April 24th, 2011 4:05pm - Kicked Out

In the past four months I've lived back in Northern California, and my male standards have drastically decreased. While my standards the first twenty-four years of my life (yes, I was checking out strapping young boys as a toddler) have hovered around educated, humorous, intelligent, athletic, and attractive, now anyone slightly above the mental retardation level causes notice.
For lack of male options in Sonoma County, unemployed, illiterate, quasi-gangsters have become beneficiaries of my attentions. I'd been seeing one such man in his early thirties for a month or so, and my respect and esteem for his life plummeted every time I'd see him.
Initially, he was a hot, pseudo-skater/thug. I hadn't experienced this combination before, and I was intrigued. The first time I met him, he mentioned that he wore a uniform. This delighted me. In two seconds, I had envisioned fireman, doctor, police officer, military man, and/or Jesus. However, directly after the word "uniform," I also noticed that I had finished my drink. I screamed, "Bar! Rum!" and sprinted away from him like an alcoholic. The conversation that night never returned to occupation. It instead progressed to intelligent things, like how awesomely strong the drinks were, and how I could beat him at pool.
Over the weeks, it became evident that I would never be able to beat him at pool. He brought his own cue stick to the bars, complete with one white glove. Just one. Like Michael Jackson. He believed that The Glove caused him to excel at pool. The Glove might have been excusable if he was unbeatable. He was not. I couldn't conquer the one-gloved wonder, but many others did.
When I eventually remembered to inquire as to his uniform occupation, he said he was in law enforcement.
"Oh, you're a police officer?" I nodded approvingly. "And you carry a gun?"
"I don't carry a gun," he responded.
"So you're not a police officer. What's your job?"
"I'm security."
"Oh, well, at least you have a badge!" I nodded approvingly again.
"I don't have a badge."
"Oh. Ok, what do you do? Where do you work?"
He worked as night security three times a week at Walmart. He chased kids smoking pot in the parking lot.
He eventually confided that he owned a dog teeth cleaning business as well. I was impressed by this until he proudly divulged that the business brought in about $250 a month. In total sales. He never shared stories about his childhood. He wouldn't tell me where he lived or whom he lived with. He did mention that he'd had 3 DUI's and had been arrested twice. This knowledge did not thrill me.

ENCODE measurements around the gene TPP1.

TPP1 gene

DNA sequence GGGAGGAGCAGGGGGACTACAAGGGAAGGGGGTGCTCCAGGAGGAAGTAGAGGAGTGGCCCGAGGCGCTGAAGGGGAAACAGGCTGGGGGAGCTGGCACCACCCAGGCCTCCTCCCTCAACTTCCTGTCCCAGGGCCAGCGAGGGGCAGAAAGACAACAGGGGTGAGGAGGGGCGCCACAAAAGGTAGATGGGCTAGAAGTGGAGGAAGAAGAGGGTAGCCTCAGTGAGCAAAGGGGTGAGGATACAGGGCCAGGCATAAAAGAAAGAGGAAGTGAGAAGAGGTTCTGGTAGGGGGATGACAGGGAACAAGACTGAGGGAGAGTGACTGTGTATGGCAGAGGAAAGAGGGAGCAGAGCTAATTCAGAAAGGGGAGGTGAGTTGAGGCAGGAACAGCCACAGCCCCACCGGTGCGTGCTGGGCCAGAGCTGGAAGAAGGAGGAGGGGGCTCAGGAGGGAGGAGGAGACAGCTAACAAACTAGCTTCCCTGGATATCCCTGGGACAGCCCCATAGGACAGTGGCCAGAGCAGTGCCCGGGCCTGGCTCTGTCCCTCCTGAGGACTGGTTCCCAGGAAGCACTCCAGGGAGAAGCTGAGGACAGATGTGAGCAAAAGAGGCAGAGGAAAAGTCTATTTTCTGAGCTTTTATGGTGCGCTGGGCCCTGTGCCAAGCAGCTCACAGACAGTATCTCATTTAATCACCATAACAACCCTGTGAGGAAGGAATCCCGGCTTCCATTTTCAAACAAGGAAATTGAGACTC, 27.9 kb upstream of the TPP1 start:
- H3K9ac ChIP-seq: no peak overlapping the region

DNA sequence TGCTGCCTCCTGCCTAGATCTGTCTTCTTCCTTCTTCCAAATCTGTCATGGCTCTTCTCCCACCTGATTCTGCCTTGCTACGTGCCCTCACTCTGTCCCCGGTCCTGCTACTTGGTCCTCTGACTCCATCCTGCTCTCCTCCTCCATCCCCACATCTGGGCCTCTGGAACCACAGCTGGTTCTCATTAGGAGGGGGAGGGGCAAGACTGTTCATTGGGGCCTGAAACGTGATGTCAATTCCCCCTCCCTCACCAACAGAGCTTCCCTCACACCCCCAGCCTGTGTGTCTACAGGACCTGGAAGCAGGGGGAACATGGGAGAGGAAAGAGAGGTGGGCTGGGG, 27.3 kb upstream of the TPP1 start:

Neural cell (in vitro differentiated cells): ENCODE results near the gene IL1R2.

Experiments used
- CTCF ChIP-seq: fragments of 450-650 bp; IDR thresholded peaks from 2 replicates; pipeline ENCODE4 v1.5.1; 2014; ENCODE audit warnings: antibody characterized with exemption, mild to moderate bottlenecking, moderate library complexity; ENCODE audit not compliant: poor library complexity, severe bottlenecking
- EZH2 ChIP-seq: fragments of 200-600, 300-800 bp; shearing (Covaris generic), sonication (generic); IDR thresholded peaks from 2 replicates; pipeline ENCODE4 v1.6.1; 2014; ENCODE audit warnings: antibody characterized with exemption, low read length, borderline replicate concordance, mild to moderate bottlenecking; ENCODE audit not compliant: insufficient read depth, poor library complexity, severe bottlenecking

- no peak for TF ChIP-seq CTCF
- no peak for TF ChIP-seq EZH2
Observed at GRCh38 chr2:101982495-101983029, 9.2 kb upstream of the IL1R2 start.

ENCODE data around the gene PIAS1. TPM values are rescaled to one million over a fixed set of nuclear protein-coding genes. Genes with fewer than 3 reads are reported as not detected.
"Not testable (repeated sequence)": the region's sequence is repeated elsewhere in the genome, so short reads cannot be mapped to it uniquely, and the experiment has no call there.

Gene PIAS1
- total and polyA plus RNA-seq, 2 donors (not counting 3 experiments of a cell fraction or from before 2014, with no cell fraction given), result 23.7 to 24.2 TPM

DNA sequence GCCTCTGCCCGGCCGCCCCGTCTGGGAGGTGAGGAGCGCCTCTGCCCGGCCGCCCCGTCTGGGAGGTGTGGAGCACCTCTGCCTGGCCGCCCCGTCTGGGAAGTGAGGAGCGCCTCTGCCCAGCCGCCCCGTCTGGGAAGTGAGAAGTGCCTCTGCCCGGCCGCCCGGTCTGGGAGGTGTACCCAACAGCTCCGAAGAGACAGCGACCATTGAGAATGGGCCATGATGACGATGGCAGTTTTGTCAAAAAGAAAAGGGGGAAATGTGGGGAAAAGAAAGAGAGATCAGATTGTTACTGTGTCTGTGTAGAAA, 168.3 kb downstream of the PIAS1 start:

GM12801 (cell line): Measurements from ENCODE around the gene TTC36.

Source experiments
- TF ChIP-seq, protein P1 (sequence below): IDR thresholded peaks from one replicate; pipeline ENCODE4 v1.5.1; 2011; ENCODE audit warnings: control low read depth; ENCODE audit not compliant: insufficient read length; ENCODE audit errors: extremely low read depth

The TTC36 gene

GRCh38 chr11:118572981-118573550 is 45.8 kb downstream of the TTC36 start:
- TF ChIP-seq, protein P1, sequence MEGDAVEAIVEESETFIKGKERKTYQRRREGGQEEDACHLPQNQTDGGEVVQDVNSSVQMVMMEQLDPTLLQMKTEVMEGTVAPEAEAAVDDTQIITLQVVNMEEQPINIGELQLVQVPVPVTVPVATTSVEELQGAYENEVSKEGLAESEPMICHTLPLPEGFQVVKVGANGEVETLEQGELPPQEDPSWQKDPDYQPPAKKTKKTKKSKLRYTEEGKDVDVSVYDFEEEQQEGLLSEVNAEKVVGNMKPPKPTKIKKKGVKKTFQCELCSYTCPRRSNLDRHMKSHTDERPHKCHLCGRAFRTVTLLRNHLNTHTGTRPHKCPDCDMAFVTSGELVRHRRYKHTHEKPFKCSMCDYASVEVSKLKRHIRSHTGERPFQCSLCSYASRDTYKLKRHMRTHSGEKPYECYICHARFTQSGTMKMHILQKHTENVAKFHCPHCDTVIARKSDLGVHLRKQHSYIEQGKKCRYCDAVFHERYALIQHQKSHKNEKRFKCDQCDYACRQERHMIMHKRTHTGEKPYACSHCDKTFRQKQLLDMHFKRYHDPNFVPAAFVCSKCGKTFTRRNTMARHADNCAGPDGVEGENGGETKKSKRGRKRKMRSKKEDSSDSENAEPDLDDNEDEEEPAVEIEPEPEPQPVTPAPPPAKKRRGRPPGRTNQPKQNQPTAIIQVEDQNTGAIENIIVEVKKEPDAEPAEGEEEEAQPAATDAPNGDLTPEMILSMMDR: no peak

One night, he was over at my place and kept biting me. Hard. I do not like biters. Gentle nibbling is nice. However, it does not feel good to have my cheek bitten into like a chicken drumstick. I told him to go to KFC. He laughed and chewed my arm.
I grabbed his face in between my hands and screamed, "Please stop biting me, it hurts!"
He chomped onto my shoulder. I sat up.
"If you don't stop biting me right now, I'm going to kick you in the head. Maybe in the trachea. Stop it. I'm going to kick you in the head. I'm not kidding!"
He thought I was kidding. His yellow teeth tore into my stomach. When he moved towards me again, I bunched up both of my legs and kicked out. They connected with his chest, and the 6'3" 260 pounds of muscle shot into the air and crashed onto the floor. It was one of those body blasts you see in action movies. He flew. With his impact, we might as well have been in a two second 7.0 earthquake. The ceiling shook. My legs hadn't kicked anything in awhile, and I had been under the impression that they would feebly connect with his body and then ricochet off like small rocks. Instead, they launched him across the room. I was shocked and working extraordinarily hard at not laughing like a fiend. I snorted and asked him in a strangled voice if he was okay. I apologized. And then I really charmed him by saying that I had warned him.
He lay on the floor in the fetal position until that statement. He then stood up slowly, put his clothes back on, and announced that he was leaving.
"Okay," I said. "Sorry!"
He left. It was four o'clock in the morning and he actually left. He didn't call me. He didn't text me. I fell asleep immediately, smiling over the fact that I literally kicked him out of my bed. I clearly never contacted him.
I ran into him at a bar almost a month later. He had his cue stick and his one white Michael Jackson glove. I ended up going home with him. At nine o'clock the next morning, a woman pounded on his door like a maniac asking if he had any cigarettes left.
"No, leave me alone," the thirty-two-year-old man growled.
It was a woman's voice, his mom's voice. He lived with his mother in a rented apartment. I haven't seen him since. I slightly raised my standards to exclude anyone who wore one glove while playing pool.

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